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Dacula teen gets chance to meet Bubba Watson

Dacula High School grad Chris Pendley, right, who survived his battle with cancer, was recently flown to a tournament in Ohio to meet professional golfer Bubba Watson. During his treatment, Pendley attended every practice and game with his football team. (Special Photo)

Dacula High School grad Chris Pendley, right, who survived his battle with cancer, was recently flown to a tournament in Ohio to meet professional golfer Bubba Watson. During his treatment, Pendley attended every practice and game with his football team. (Special Photo)

DACULA — The most memorable thing pro golfer Bubba Watson did during the Memorial Tournament was not shooting even par to finish tied for 29th — it was providing a once-in-a-lifetime experience for a Dacula teen.

In the spring of 2011, Chris Pendley was diagnosed with embryonal rhabdomyosarcoma, a soft-tissue cancer in the abdominal and groin area. Throughout the next fall, amid 20 rounds of chemotherapy, 20 radiation treatments and plenty of surgery, the junior at Dacula High School stuck with his beloved Falcons football team.

Even though Pendley, an offensive lineman, couldn’t practice, couldn’t hit anyone, he was always there.

A representative from the Courage for Life Foundation saw his story, and the wheels started turning toward a surreal trip. Pendley — his eyes now on college and eventually med school — was going to meet his favorite golfer.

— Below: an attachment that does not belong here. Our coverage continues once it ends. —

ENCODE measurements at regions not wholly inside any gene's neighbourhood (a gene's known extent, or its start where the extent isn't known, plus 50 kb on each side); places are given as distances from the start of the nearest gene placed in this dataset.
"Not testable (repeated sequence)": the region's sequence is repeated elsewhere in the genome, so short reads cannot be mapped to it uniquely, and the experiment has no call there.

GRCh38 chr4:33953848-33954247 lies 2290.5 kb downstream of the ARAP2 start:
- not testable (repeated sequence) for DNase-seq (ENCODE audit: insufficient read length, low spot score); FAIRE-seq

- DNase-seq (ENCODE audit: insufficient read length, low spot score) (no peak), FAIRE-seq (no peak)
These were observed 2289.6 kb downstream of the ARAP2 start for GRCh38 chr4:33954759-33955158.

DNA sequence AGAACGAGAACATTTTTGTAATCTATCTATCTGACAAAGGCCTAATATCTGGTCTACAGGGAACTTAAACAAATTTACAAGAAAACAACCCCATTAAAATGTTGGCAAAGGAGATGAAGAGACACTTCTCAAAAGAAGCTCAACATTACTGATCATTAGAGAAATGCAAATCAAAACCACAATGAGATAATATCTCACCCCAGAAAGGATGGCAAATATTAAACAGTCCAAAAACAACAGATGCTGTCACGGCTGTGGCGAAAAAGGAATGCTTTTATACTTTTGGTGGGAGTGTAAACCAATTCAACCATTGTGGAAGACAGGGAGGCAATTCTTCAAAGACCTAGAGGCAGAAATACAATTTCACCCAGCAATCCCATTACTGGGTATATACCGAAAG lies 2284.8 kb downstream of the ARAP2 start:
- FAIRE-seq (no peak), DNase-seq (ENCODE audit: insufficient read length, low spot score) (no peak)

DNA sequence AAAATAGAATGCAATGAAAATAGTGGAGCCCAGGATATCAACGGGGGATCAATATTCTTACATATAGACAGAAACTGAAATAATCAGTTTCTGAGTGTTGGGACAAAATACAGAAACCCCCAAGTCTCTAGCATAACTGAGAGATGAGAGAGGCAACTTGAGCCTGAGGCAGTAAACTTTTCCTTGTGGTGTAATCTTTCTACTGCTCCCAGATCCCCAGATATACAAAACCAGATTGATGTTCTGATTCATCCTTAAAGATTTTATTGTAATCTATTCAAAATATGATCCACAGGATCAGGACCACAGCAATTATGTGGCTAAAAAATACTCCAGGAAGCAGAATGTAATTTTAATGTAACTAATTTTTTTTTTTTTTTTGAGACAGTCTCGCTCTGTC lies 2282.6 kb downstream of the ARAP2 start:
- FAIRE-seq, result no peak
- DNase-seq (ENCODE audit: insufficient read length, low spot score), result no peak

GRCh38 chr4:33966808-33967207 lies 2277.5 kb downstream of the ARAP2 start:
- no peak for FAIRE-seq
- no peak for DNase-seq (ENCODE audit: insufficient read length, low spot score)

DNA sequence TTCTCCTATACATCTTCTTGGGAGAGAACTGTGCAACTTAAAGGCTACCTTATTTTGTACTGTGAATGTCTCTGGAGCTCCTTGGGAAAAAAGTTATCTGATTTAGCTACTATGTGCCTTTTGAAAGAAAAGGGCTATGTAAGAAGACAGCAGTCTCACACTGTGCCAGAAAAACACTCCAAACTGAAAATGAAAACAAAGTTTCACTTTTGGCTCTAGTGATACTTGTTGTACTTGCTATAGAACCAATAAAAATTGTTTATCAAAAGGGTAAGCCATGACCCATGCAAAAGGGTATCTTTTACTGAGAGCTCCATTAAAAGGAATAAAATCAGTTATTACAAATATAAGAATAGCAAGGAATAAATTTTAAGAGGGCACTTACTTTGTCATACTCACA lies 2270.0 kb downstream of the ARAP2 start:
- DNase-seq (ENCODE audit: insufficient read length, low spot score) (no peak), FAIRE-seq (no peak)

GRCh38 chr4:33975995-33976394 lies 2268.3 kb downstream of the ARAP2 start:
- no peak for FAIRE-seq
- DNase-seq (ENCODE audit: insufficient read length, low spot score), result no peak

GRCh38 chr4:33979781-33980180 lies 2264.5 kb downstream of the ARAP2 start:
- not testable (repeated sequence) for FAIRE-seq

At the end of May, the Pendleys were flown up to Dublin, Ohio, where they stayed five days for the PGA’s Memorial Tournament. During an early-week practice round, Chris Pendley had his dream come true.

“It was pretty awesome because we were allowed to walk one of the holes with him,” he said of meeting Watson, a metro Atlanta native, former University of Georgia golfer and last year’s Masters champ.

“After we walked a hole, since it was a practice round, he let me putt on the green … He asked me about my health and stuff because he lost his dad to cancer two or three years ago. We just talked about golf and stuff.”

The Courage for Life Foundation, which “grants life-encouraging sports experiences to high school athletes with life-threatening illnesses,” made the arrangement and footed the entire bill.

“I know what Chris went through was tough,” Pendley’s mother, Tracy, said. “And what the foundation gave Chris was something really special.”

After sitting out his junior year, Pendley saw some playing time for the Falcons as a senior. He’s had no relapses and is now looking forward to college: his plans are for two years at Georgia Gwinnett College before transferring to UGA to study pre-med, probably chemistry.

After that it’s med school to become an anesthesiologist, he said.